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How to Embed Rest in Your Organization’s Policies and Practices

Updated: Sep 11, 2023

Capitalism is deeply extractive, and will continue to convert our labour into profit until there’s nothing left of us. Despite what the constant state of overwork is doing to our minds and bodies, to our land and natural resources, there’s no slowing down—our existence is viewed wholly as a means of production. White, colonial ideologies of work and working continue the cycle of burnout, wage gaps, discrimination, and oppression which can be seen in countless organizations and workplaces. However, there has been a rise in human-centered approaches that attempt to rebalance traditional structures that have long benefited white, able-bodied, neurotypical men. By consciously pursuing opportunities to embed Rest into organizational practice and policy, we can begin to give back what has been extracted, stolen, and inequitably exchanged. Here are just a few strategies for organizations to create more equitable, sustainable, and healthy environments for all workers.


1. Operate From a Place of Trust


Capitalism, which thrives on the idea of scarcity, would have us believe that people will abuse and take advantage of progressive policies—that mechanisms of control are more effective than trust.


But that’s so far from the truth! Organizations that actively resist urgency culture though human-centered design are fostering cultures of reciprocity. Rest is not an individual practice, but a collective and conscious resistance of capitalist ideologies of productivity.


Employers need to be proactive in combating urgency culture with practices that give people permission to slow down. When organizations create and implement people-centered policies that respect and value their employees, it creates more equitable and just spaces—particularly for disabled, racialized people, women, and newcomers.


2. Support Remote Work

Strict in-office policies disproportionately affect those with intersecting identities of oppression. Remote work has become more common since the COVID-19 pandemic, and we’ve seen the benefits of working from home—increasing access for disabled and neurodiverse people, avoiding micro-aggressions at the office, saving time and money commuting, cutting down on carbon emissions, supporting single households, supporting those who care for children or others, connecting socially, and increasing work-life balance.


Not all jobs can be completed from home, but when possible, organizations should adopt policies that enable remote work. To be inclusive, work from home options should include different cities, time zones, and even countries. With the autonomy and trust to work elsewhere, the flexibility promotes Rest as people can connect with family, not rush to return home after time away, more easily make appointments, and work more sustainably.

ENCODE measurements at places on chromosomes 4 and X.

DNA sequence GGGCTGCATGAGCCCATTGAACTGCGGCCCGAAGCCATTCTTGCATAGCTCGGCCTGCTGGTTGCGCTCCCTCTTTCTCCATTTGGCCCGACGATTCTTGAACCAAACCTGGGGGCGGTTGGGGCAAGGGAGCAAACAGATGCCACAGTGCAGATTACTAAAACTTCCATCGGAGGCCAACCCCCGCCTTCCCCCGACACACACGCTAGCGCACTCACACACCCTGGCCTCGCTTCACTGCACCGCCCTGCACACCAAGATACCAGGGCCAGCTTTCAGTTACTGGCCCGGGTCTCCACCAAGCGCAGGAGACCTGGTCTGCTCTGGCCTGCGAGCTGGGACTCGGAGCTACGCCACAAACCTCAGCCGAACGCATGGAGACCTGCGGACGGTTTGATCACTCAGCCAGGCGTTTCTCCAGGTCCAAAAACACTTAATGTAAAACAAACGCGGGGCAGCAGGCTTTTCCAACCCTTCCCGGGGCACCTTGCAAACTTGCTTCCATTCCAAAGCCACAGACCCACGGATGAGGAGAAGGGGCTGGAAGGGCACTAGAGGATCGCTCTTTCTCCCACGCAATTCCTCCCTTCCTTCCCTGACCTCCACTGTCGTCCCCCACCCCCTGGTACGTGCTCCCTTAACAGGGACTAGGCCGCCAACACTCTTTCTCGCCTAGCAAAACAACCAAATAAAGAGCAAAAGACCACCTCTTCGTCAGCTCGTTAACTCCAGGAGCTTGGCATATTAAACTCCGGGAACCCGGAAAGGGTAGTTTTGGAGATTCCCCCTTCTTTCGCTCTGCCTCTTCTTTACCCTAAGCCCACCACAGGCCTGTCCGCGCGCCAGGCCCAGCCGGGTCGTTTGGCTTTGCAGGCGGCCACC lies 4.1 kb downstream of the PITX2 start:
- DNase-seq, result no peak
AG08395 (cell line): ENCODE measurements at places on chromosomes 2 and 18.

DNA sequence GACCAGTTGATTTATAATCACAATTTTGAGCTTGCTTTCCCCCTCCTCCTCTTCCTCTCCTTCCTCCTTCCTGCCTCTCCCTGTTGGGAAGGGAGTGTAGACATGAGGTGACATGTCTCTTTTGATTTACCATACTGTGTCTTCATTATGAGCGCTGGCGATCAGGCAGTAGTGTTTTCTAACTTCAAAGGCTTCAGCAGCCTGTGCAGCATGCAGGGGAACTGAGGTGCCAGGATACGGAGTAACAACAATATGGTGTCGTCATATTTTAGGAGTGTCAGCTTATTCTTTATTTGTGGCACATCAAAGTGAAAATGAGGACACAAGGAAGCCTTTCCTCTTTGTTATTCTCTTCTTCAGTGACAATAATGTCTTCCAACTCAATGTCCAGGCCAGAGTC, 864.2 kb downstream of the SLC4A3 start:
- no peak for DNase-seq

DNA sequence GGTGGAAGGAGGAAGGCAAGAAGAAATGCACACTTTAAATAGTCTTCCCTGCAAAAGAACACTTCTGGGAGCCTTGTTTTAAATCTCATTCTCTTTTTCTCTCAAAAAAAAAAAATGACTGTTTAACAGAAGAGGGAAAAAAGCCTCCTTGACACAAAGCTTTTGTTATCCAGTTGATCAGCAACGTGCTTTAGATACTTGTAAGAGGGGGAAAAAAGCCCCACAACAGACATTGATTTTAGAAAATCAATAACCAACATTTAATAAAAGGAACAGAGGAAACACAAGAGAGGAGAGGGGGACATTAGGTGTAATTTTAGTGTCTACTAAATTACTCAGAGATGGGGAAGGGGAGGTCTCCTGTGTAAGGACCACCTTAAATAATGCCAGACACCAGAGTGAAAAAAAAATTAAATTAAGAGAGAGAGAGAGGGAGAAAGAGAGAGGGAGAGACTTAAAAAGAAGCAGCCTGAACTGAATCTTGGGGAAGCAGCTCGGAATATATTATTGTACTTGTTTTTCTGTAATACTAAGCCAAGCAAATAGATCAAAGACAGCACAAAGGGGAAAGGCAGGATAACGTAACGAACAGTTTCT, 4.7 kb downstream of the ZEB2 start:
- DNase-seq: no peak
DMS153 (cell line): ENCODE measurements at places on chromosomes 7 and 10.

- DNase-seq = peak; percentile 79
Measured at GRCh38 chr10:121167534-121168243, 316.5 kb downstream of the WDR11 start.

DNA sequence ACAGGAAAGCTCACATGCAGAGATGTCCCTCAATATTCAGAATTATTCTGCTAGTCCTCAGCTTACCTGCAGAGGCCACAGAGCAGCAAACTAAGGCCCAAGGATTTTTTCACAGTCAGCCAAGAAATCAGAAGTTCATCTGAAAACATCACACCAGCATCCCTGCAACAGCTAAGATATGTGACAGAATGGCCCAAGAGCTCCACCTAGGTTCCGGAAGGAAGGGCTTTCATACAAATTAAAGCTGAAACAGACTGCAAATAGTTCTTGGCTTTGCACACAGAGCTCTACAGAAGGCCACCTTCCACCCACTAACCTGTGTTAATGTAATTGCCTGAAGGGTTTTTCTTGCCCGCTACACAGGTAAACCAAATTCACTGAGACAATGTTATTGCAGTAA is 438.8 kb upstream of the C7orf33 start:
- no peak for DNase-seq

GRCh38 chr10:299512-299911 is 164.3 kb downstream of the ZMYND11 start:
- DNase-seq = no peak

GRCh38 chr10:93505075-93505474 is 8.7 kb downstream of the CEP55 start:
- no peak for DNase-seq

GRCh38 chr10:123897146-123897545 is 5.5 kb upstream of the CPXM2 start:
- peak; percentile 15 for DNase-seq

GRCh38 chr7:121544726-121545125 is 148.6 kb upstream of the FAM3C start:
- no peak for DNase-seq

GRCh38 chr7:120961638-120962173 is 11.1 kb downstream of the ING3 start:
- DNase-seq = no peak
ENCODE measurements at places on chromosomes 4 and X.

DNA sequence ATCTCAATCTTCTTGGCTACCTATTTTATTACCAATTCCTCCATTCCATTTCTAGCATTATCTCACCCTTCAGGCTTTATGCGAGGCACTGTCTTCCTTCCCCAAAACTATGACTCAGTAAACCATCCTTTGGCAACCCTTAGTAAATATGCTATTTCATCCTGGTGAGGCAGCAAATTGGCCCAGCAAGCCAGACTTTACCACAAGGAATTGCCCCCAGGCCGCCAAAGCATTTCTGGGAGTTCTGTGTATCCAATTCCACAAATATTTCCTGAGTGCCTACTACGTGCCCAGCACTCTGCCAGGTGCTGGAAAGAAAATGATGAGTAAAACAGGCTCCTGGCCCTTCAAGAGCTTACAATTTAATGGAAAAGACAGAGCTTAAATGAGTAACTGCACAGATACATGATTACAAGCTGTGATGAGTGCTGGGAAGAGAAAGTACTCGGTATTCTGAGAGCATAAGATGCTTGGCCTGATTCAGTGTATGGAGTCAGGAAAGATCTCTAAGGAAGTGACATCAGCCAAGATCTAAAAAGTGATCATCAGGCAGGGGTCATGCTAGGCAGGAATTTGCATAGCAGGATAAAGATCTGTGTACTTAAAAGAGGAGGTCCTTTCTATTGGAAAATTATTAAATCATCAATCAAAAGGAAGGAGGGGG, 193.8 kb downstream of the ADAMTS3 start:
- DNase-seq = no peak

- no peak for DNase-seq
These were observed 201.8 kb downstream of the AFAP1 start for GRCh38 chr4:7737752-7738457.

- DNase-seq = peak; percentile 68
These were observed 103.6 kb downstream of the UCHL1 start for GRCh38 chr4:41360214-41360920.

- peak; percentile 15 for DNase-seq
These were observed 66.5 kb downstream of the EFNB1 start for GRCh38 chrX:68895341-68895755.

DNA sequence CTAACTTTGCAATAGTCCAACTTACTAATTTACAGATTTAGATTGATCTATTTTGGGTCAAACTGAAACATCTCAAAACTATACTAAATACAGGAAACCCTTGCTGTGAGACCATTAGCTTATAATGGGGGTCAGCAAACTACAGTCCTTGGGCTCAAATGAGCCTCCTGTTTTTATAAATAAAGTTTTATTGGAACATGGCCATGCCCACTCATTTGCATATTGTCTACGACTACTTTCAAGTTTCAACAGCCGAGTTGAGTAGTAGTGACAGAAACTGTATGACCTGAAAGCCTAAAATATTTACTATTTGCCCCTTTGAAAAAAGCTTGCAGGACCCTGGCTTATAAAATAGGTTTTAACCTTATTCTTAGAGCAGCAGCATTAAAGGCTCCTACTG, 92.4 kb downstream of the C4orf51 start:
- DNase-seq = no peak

3. Offer Immediate Access to Health Benefits

“Extended health benefits are offered after a probation period.”


How many people have had the experience of worrying about how to afford expensive treatments, services, and accessibility tools when taking or debating a new job offer?


Employment probationary periods, some lasting up to nine months, are unnecessarily difficult for those who require health and dental care, medication, and wellness supports. Physical and psychological needs don’t go on pause, and it’s callous to accept labour and work during a probation period while simultaneously not acknowledging an employee’s wellness needs.


An approach that prioritizes reciprocity and Rest would provide immediate access to extended health benefits upon starting at an organization.


4. Rethink Vacation Leave

As a fundamental function, capitalism creates scarcity where none otherwise exists and rewards individualism—you earn time off the longer you work at an organization, the further along in your career you are, the more senior you are in an organization, and the greater your labour is valued by capitalist systems. Colonial ideas of who is worthy of Rest are reinforced through organizational policies with tiered and widely varied vacation packages.


Most organizations don’t provide the same vacation benefits they do to more senior workers: compensation packages reward seniority and longstanding service in an organization, without considering that psychologically and culturally unsafe workplaces often force out people from equity-deserving communities, who are overrepresented in low-wage jobs and entry-level positions.


The chronic overlooking of racialized, disabled, queer women, and gender diverse people for promotions and leadership positions keep people from accessing equal opportunities to Rest. A more human-centered leave policy is a flat vacation rate across the organization, where everyone has the same amount of time off whether they’re the Executive Director or just newly hired.